Dmitry Shuster Staff Writer It was 5.3% in December 2007 and 8.4% in November 2008. Now California’s unemployment rate is at an astonishing 9.3%. In the past year, the largest state in the United States lost roughly 257,400 jobs, which amounts to 1.7% of the workforce. The unemployment rate for the world’s tenth largest economy (if California were a separate nation) has not been near such levels since January 2004, when the state was emerging from its last recession. In the last month of 2008, California lost 78,200 jobs as employers sliced payrolls to reduce costs in the contracting economy. The current recession for the state, and the national economy as a whole, only seems to be deepening. Riverside County reported the highest jobless rate of 10.4%, with 97,900 unemployed workers out of a workforce of 937,400. San Bernardino County, Los Angeles County, and Orange County reported unemployment rates of 9.7%, 9.5%, and 6.5%, respectively. In the month of December, the state lost a total of 80,500 jobs in 10 different categories while only adding 2,300 jobs in health and educational services. For the entire fiscal year of 2007, health and education services, along with government, natural resources, and mining added 58,700 jobs. However, this is a small number relative to the 316,100 jobs lost in the following sectors: construction, manufacturing, trade transportation and utilities, information, financial activities, professional and business services, leisure and hospitality, and other services. It is perhaps no surprise that construction showed the largest single-industry decline for the past year with a total of 92,600, or 10.8% of the workforce losing jobs. Governor Arnold Schwarzenegger expressed concern for the state’s worsening situation yet offered little comfort as to the future. Now, questions as to whether the state can meet its short-term debt obligations are frequently appearing, thus causing more uncertainty. This unemployment news also comes at a time when U.S. giants such as Microsoft and Intel are announcing that they will lay off thousands of employees. What is more troubling is that California’s unemployment rate of 9.3% is noticeably higher than the national unemployment rate of 7.2%. Furthermore, the state joins Michigan and Rhode Island as the three states with the highest unemployment rates. This raises concerns as to whether the state that is home to over 30 million residents can effectively manage the waves of the economy to emerge with some stability. Many states are experiencing shrinking budgets and are beginning to turn to the federal government for financial assistance. California is no exception. Lawmakers plan to expand the state’s unemployment insurance system to provide benefits to the growing number of unemployed residents. This can make the state eligible for an additional $900 million from the new stimulus bill that Congress is considering. While this is certainly better than nothing, it can be likened to applying a small bandage to a larger, growing problem. California’s budget will face a deficit of over $40 billion over the next two fiscal years.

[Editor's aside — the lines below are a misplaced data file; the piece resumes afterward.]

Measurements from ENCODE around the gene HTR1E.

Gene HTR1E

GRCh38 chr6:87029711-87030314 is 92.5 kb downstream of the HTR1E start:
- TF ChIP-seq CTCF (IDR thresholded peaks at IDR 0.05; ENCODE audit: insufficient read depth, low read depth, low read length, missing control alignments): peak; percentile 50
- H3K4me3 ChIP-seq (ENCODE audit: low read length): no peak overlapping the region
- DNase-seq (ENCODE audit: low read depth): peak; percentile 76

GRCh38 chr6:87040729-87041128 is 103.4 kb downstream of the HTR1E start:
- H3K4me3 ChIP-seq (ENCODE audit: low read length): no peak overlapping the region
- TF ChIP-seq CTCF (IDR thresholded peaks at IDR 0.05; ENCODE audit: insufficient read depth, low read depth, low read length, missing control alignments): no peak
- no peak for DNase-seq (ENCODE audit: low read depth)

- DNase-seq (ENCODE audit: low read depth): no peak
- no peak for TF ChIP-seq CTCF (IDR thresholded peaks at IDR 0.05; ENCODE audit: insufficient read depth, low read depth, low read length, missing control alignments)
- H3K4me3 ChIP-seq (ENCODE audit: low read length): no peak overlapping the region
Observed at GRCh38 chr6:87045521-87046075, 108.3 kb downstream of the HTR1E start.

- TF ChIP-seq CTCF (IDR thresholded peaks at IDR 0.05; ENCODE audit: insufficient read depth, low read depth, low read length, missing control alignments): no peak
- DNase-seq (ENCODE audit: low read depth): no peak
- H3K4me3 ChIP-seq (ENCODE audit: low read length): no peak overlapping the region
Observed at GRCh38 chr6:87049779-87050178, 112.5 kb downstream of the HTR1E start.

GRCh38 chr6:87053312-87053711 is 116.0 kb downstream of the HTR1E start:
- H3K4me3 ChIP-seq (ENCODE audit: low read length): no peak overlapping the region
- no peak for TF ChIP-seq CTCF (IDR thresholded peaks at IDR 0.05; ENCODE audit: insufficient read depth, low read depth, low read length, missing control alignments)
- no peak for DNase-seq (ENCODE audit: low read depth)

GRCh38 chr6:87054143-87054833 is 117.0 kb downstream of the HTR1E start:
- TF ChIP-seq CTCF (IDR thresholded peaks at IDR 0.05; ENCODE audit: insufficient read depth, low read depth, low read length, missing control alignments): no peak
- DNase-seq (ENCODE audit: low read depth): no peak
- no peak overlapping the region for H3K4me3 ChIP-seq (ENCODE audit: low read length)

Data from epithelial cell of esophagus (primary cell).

Stefanie Ju Staff Writer